This is an essay on civility.
It contains the advice or opinions of one or more Wikipedia contributors. This page is not an encyclopedia article, nor is it one of Wikipedia's policies or guidelines, as it has not been thoroughly vetted by the community. Some essays represent widespread norms; others only represent minority viewpoints.
|This page in a nutshell: Any personal attack--no matter how light or severe--is wrong. Don't do it.|
The Wikipedia:Civility policy states the following (as of July 18, 2017):
Civility is part of Wikipedia's code of conduct and one of its five pillars. The civility policy describes the standards expected of users and provides appropriate ways of dealing with problems when they arise. Stated simply, editors should always treat each other with consideration and respect. They should focus on improving the encyclopedia while maintaining a pleasant editing environment by behaving politely, calmly and reasonably, even during heated debates.
Wikipedia's civility expectations apply to all editors during all interactions on Wikipedia, including discussions at user and article talk pages, in edit summaries and in any other discussion with or about fellow Wikipedians.
Simply being "not as mean as the next editor could be" is no excuse for being uncivil. Note that "editors should always treat each other with consideration and respect" and not "editors should almost always treat each other with consideration and respect, unless it would be really funny not to" -- treat editors with respect.
While severity may come in to play for any final decision toward action against uncivil behavior, just being "less severe" does not make it okay. One editor may believe such an attack is "weak" but another may see it differently. It is best to avoid any personal attack, no matter how severe, or weak.
Even if the person doing the attack does not mean to, it can still be considered disruptive. From Wikipedia:Arbitration/Requests/Case/Portals#Good faith and disruption:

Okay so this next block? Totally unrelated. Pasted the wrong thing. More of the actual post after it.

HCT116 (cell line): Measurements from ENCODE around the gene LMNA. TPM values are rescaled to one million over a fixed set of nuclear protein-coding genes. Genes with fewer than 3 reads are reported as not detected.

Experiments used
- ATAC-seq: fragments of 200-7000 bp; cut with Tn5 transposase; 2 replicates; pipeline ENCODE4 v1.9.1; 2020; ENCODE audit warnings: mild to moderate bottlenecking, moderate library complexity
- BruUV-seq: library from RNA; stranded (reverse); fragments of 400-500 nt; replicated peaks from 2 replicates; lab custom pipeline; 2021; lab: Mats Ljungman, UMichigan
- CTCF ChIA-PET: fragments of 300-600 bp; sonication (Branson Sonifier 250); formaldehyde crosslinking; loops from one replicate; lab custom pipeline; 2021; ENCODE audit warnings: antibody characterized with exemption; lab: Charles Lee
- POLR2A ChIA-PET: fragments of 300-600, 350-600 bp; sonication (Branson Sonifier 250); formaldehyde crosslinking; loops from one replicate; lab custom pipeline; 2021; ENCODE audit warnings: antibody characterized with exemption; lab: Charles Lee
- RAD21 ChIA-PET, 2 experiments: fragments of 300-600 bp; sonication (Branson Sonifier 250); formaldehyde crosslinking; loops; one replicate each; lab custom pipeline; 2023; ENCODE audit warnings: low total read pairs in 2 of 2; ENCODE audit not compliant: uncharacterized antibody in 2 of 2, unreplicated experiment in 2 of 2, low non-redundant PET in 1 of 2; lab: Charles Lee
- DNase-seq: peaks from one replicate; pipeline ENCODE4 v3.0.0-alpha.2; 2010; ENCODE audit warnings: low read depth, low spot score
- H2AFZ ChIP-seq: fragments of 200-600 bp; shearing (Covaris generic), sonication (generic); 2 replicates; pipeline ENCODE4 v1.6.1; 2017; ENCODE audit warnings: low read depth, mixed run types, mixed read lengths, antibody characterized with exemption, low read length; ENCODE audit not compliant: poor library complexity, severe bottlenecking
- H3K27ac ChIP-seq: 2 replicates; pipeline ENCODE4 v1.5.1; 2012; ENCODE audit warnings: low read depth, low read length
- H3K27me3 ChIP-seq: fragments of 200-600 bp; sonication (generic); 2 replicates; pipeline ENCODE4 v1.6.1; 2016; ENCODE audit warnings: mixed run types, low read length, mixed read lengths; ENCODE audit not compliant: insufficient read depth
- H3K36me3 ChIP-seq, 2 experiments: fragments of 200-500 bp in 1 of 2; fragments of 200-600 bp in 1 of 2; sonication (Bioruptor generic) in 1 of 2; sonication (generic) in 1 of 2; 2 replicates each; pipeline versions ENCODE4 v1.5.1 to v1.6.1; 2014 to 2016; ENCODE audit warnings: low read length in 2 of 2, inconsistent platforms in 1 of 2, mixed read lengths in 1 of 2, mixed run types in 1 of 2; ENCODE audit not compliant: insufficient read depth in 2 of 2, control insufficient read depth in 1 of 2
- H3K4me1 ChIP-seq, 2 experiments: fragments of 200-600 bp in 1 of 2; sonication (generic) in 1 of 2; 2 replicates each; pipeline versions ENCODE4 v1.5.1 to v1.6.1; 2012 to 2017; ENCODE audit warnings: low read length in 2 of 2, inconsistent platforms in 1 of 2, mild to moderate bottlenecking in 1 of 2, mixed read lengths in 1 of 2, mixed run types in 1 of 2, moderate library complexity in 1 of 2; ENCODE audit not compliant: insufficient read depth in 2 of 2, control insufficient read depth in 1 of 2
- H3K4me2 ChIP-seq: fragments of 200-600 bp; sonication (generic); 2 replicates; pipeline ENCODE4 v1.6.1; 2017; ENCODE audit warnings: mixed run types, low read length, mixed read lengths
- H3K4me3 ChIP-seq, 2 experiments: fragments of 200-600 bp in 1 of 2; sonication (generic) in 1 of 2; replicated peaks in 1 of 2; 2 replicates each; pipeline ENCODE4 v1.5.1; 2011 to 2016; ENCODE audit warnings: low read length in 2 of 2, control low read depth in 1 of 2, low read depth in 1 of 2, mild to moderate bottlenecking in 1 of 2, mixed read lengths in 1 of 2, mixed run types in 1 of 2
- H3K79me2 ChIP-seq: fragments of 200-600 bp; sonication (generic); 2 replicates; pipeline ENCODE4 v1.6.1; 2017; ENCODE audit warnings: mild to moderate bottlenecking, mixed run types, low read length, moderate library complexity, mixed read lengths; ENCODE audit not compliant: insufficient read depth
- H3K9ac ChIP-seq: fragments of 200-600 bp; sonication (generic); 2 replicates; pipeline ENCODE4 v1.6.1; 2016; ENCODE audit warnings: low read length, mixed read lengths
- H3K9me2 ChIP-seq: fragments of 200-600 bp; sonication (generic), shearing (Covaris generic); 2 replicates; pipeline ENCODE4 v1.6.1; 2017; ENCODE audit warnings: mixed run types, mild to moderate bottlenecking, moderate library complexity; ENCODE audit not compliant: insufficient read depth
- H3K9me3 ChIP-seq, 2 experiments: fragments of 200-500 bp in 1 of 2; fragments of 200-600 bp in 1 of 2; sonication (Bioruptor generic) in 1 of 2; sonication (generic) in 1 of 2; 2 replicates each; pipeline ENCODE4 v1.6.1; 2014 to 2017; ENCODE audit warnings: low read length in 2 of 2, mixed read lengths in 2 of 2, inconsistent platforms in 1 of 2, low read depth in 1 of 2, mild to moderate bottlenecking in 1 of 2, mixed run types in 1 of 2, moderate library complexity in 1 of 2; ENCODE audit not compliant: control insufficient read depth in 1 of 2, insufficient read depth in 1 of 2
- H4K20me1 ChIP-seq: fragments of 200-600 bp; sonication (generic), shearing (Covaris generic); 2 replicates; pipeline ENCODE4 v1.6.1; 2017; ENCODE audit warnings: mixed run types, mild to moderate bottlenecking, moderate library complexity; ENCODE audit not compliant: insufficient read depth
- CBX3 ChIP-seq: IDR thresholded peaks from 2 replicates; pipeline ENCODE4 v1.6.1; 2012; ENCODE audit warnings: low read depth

Inappropriate behaviour driven by good intentions is still inappropriate. Editors acting in good faith may still be sanctioned when their actions are disruptive.
A weak or less severe personal attack is still a personal attack. Don't do it.
- Wikipedia:Civility – policy, on comportment in discourse
- Wikipedia:Assume good faith – policy, on not projecting negative assumptions about other editors
- Wikipedia:No personal attacks – policy, taking the above ones to their logical conclusion
- Wikipedia:What Wikipedia is not – policy, including that Wikipedia is not a: debate forum, soapbox, blog, anarchy, bureaucracy, or battleground
- Wikipedia:Disruptive editing – guideline, on engaging in asinine antics
- Wikipedia:Casting aspersions – information page on how the Arbitration Committee addresses personalized denigration of other editors (hint: harshly)
- Wikipedia:Competence is required – essay bordering on a guideline; inability to get along is in fact a form of temperamental incompetence in a collaborative environment
- Wikipedia:No angry mastodons – essay, a more humorous take on hotheads
- Wikipedia:Wikipedia is not about winning – essay, on the no. 1 point most hotheads fail to grasp
- Wikipedia:There is no justice – essay, about "honor" quests that frequently get hotheaded editors into trouble
- Wikipedia:Wikipedia is not therapy – essay, about WP and people with emotional/temperament/socialization issues
- Focus on content - section of dispute resolution policy
- Category:Wikipedia essays about civility – a wealth of essays on editorial behavior, most of which are spot-on